1920: The first Atlantic crossing by plane, a biplane with propellers. Commercial radio just started broadcasting. Nuclear Power is not even thought of.
1970: Nuclear power stations are common. Broadcast color TV is the norm. The Jumbo jet takes commercial air travel to a new level and humans have just landed on the moon.
2020: Still nuclear fission. Color TVs are now flat. The Jumbo Jet is still the largest commercial airplane and humanity is not able to land on the moon but is determined to regain the capability in a few years. There are smart phones and ubiquitous information, though.
That does not look exponential. The jump from 1970 to 2020 should have been even more impressive than the 50 years before. While information technology developed exponentially, almost all else just improved. Admittedly the reference dates are carefully chosen. Technological developments that started in two major wars have fully played out by 1970. But still, a person from 1820 would have found 1870 interesting. A person from 1870 would have been amazed by the state of the art in 1920 (radioactivity and airplanes). A time traveler from 1920 peeking into 1970 would not have believed her eyes (nuclear power, moon landings, ubiquitous electricity and lights). That is exponential. Not just change, but an increasing level of change. Accelerating progress.
Compare that to someone watching 2020 with 1970 eyes. The media and information landscape changed beyond imagination, but other than that the world has not changed a lot. It is bigger. There are other topics in politics, billions of people were lifted from absolute poverty. Things have improved: rockets are now reusable, electrical light is basically free thanks to LEDs, cars need only half as much gas, and the tallest building is twice as high. Still, everyday life looks like an improved 1970 with smartphones.
Humanity should be on Mars and beyond. After 50 years between transatlantic flight and the moon, the next 50 years should have given us more than just a flight to Mars. That would be linear. Exponential growth would mean something like a million people on Mars and the first woman setting boot on Saturn's moon Titan. And while Moore's law still holds, continuing the exponential growth of transistor counts, there are physical limits on the horizon and improvements come at increased costs in terms of prices and energy consumption. AI made progress but turned out to be more difficult than thought in 1970. And fusion power is still 50 years away.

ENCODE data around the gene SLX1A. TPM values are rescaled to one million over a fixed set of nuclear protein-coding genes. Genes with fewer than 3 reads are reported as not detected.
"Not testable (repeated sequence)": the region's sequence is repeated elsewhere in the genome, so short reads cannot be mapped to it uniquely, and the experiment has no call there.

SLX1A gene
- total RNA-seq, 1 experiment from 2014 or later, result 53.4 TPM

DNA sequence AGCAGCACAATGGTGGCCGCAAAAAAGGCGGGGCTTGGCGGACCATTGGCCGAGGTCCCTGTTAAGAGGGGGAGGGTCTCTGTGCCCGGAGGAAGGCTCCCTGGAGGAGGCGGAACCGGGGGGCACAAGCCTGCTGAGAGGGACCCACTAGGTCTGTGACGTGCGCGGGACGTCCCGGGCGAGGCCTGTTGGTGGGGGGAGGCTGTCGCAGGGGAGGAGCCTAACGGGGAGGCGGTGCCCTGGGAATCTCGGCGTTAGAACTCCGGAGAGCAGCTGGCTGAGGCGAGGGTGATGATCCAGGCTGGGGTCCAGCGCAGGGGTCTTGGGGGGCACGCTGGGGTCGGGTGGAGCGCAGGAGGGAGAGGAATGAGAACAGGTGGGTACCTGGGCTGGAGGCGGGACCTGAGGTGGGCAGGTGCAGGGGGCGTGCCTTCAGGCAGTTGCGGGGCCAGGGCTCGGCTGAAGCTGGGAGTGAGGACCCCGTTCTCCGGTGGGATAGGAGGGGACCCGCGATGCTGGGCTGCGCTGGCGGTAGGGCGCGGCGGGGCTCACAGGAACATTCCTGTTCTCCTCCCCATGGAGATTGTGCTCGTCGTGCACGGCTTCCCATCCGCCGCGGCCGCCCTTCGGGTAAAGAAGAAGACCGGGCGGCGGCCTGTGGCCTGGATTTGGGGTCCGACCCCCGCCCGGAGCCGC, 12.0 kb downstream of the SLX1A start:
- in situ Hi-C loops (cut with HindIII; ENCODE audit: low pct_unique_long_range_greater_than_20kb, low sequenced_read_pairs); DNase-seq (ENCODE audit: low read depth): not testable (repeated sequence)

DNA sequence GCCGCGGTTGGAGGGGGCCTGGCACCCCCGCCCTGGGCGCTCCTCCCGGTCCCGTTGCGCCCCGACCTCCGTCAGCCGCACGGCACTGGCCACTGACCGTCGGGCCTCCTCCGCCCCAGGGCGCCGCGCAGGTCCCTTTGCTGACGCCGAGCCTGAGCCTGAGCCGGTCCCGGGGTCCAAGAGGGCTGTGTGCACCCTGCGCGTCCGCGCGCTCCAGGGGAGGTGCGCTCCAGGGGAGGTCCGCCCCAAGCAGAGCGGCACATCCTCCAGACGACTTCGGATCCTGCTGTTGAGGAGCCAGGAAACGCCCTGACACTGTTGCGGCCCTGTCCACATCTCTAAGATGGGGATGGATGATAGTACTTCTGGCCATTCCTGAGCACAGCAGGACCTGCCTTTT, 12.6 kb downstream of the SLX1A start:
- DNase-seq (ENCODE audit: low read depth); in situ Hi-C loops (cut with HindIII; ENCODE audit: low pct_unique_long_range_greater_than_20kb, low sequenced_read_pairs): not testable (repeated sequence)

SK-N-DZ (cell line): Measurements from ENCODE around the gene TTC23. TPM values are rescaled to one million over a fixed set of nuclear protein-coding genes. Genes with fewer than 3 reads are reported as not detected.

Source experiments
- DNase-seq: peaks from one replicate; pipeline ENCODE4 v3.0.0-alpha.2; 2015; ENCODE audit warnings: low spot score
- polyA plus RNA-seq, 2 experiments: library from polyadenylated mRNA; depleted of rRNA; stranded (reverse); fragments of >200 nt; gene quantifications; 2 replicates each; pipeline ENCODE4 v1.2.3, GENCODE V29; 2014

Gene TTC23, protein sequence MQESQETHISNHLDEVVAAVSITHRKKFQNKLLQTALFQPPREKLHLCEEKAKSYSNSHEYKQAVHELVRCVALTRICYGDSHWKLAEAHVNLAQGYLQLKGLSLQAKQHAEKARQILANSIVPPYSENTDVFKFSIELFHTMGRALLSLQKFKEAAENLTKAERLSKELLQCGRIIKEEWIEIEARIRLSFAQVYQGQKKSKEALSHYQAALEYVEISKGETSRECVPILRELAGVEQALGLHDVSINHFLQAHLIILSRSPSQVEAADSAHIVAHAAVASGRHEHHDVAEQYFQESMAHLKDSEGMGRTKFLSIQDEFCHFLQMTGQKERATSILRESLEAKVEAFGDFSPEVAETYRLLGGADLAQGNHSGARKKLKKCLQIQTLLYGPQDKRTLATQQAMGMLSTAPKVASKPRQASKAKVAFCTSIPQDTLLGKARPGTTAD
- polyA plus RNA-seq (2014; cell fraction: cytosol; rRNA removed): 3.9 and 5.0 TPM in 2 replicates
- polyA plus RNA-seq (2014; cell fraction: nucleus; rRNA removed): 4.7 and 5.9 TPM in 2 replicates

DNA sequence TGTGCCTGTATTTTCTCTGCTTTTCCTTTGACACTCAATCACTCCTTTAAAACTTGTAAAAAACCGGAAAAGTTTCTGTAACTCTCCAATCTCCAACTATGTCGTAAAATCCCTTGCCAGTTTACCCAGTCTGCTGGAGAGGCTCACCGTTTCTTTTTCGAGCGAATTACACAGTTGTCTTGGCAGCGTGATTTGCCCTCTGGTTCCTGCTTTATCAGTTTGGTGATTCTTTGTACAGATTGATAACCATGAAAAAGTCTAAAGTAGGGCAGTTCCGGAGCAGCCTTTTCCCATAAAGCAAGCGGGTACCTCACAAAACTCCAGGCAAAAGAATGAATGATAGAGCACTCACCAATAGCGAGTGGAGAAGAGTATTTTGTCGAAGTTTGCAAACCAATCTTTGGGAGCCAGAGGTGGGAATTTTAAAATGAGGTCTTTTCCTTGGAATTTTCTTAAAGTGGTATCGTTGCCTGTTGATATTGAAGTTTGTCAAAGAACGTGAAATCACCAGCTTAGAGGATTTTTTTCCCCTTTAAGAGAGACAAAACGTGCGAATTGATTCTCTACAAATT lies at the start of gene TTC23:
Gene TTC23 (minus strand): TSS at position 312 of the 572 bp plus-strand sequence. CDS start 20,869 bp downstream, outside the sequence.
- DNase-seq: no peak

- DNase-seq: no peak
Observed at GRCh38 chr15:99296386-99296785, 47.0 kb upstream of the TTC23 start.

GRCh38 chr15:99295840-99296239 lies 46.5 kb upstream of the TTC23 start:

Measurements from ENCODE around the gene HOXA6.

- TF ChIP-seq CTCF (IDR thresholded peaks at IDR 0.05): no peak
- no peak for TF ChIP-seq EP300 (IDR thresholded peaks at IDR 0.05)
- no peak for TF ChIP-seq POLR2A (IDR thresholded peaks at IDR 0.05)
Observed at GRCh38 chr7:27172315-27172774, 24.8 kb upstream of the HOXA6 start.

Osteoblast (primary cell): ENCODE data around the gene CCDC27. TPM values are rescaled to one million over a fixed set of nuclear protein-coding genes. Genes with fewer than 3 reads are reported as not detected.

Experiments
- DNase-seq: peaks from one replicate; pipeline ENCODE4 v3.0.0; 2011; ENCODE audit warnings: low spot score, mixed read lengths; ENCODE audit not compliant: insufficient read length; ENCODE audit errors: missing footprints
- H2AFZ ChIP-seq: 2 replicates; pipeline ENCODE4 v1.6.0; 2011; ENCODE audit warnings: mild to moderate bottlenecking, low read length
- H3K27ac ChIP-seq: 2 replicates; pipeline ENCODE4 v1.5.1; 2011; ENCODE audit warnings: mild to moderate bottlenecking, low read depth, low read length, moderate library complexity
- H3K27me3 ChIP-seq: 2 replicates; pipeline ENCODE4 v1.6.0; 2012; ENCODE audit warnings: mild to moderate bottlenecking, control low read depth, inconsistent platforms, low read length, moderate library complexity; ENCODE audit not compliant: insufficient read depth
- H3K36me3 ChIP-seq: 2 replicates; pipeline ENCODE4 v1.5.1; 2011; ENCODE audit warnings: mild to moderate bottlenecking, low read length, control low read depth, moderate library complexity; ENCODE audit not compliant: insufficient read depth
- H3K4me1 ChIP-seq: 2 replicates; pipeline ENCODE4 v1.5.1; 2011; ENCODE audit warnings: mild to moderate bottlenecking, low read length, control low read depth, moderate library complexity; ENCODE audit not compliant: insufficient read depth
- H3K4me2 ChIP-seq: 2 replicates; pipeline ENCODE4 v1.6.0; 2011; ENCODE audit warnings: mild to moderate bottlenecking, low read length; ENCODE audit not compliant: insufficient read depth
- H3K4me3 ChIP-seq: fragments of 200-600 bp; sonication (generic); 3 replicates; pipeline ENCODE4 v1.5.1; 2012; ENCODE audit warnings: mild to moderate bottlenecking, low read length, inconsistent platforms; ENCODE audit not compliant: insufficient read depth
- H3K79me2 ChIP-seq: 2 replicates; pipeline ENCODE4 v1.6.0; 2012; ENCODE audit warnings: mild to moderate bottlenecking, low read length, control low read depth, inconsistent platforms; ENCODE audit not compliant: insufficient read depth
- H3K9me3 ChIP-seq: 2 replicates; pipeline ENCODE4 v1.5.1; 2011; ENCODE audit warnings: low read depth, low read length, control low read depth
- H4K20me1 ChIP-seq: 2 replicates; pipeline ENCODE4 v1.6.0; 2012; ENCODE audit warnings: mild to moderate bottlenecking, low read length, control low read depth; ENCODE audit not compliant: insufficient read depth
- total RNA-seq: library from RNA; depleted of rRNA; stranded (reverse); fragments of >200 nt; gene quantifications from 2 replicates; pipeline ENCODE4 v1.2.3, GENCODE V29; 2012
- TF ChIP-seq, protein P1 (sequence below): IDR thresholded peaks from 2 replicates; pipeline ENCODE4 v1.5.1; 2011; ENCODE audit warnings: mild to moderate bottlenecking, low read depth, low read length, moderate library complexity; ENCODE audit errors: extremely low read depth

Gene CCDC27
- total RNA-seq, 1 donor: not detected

There are lots of improvements going on. The tech level is growing. But the rate of growth does not feel exponential. On the other hand, the capabilities of information technology still develop exponentially. The amount of information available to researchers grows exponentially. Counting patents, the number of inventions per year increases which means at least faster than linearly. And while the population growth seems to deviate from the exponential curve, the number of scientists and engineers entering the work force is still somewhat exponential.
The resources put into technology still seem to grow exponentially, but the outcome appears linear. There is a worrying discrepancy between engineering resources, scientists, information, and processing capabilities on one hand and the resulting technological progress on the other hand. It looks like improvements are more difficult to achieve now then before. Every year we are putting in more effort in terms if money, thoughts, and knowledge. We might even get more improvements each year. But the aggregate of all technological improvements, something that we might call a technological level seems to crawl upwards slowly. It does not appear to accelerate. It seems rather steady, more like linear progress. Still improving broadly but not exponentially.
The question: is progress really getting more difficult? Does the difficulty increase exponentially eating up exponential investment to result in linear progress? Are we at a turning point where progress might even slow down despite increased efforts?
Maybe technological progress has never been exponential. Maybe it is sigmoidal. A sigmoid starts slowly then accelerates appearing exponentially. But it has a turnaround point. A point where the gradient maxes out and starts to fall. In other words, there is a fast period after which progress slows down. Later it might even saturate. That does not mean that technology falls back. On the contrary: the tech level increases. Products still get better. But more slowly. Because at a high level it is more difficult to make improvements. There are still improvements. Only they cost more. They need more investments, more research, more computer simulations, more data, more money, more time.
That's where we are now. The exponential technological progress we were used to has slowed to linear progress. It looks like the turnaround point. The point where things still get better, but technical revolutions become increasingly rare. Maybe the year 2070 will look like a slightly improved 2020. Self-driving cars will be common and fusion power will be only 20 years away. There will be permanent stations on the moon. Several billion more people will have joined the well-off global middle class. And movie recommendations will be as much spot on as music recommendations. That would not be so bad. There will be no singularity, though. No runaway AI, no nanites dismantling the Earth. That would be good after all.